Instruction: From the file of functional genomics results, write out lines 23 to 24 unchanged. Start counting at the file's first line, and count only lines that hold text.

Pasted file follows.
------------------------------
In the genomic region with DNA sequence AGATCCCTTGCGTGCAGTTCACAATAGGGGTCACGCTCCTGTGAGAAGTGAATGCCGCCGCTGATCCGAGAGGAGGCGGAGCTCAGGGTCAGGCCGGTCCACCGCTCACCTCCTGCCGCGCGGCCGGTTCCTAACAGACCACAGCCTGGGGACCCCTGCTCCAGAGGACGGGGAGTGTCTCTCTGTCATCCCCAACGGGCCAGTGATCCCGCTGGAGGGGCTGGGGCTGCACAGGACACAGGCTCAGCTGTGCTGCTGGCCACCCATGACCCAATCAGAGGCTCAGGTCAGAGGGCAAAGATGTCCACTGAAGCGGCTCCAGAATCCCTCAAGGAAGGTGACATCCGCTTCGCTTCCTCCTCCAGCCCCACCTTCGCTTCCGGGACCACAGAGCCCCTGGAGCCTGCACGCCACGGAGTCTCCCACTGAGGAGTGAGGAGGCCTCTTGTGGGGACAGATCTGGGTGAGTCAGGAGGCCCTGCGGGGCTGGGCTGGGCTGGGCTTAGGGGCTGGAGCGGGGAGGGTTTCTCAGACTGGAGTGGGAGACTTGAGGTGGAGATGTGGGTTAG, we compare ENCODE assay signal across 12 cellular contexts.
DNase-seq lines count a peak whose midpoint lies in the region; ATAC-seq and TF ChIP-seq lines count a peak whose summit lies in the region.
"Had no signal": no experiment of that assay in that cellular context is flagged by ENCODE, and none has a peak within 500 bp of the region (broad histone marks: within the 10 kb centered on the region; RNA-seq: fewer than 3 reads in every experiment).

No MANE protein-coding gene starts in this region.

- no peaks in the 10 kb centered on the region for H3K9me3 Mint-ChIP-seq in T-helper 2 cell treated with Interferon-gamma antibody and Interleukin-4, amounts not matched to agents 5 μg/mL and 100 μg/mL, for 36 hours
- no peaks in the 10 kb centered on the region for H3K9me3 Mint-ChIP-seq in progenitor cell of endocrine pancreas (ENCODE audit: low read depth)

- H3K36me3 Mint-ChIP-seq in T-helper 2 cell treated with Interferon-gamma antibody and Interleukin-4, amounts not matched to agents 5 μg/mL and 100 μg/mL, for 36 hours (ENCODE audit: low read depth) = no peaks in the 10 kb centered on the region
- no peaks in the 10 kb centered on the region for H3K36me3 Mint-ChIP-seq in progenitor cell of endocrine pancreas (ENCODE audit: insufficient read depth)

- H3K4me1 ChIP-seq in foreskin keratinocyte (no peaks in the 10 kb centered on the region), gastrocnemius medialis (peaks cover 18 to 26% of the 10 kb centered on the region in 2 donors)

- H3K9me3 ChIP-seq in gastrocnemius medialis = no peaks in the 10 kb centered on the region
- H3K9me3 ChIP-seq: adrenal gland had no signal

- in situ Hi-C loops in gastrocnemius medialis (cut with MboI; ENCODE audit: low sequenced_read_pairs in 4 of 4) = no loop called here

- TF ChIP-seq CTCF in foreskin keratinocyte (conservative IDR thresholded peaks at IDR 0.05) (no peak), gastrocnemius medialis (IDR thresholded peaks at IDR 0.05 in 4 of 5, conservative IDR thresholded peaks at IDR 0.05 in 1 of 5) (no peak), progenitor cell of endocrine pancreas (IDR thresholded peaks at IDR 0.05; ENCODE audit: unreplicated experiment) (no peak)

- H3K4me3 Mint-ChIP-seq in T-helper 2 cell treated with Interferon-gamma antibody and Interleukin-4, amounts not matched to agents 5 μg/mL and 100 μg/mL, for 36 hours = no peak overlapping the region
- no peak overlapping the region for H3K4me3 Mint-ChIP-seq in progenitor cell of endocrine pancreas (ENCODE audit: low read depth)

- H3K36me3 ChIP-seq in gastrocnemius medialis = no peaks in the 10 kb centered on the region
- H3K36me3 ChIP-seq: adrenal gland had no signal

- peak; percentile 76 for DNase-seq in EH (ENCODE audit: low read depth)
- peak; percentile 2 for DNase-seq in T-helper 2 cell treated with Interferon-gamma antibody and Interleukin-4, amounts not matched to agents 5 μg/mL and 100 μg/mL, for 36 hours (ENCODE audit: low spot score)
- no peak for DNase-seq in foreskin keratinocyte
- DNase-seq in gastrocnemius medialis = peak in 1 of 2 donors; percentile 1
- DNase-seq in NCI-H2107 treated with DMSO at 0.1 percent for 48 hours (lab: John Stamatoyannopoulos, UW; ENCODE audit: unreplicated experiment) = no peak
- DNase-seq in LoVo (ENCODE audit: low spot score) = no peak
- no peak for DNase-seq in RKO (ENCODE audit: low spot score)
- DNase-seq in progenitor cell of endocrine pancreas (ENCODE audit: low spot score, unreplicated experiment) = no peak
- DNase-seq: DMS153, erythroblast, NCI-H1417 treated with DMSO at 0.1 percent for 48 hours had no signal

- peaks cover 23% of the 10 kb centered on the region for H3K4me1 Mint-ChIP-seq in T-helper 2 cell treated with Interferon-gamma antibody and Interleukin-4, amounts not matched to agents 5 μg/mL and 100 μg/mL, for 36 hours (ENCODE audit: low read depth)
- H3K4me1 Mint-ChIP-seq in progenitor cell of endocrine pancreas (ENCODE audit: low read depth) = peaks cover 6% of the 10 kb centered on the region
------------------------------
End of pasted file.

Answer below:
- DNase-seq in LoVo (ENCODE audit: low spot score) = no peak
- no peak for DNase-seq in RKO (ENCODE audit: low spot score)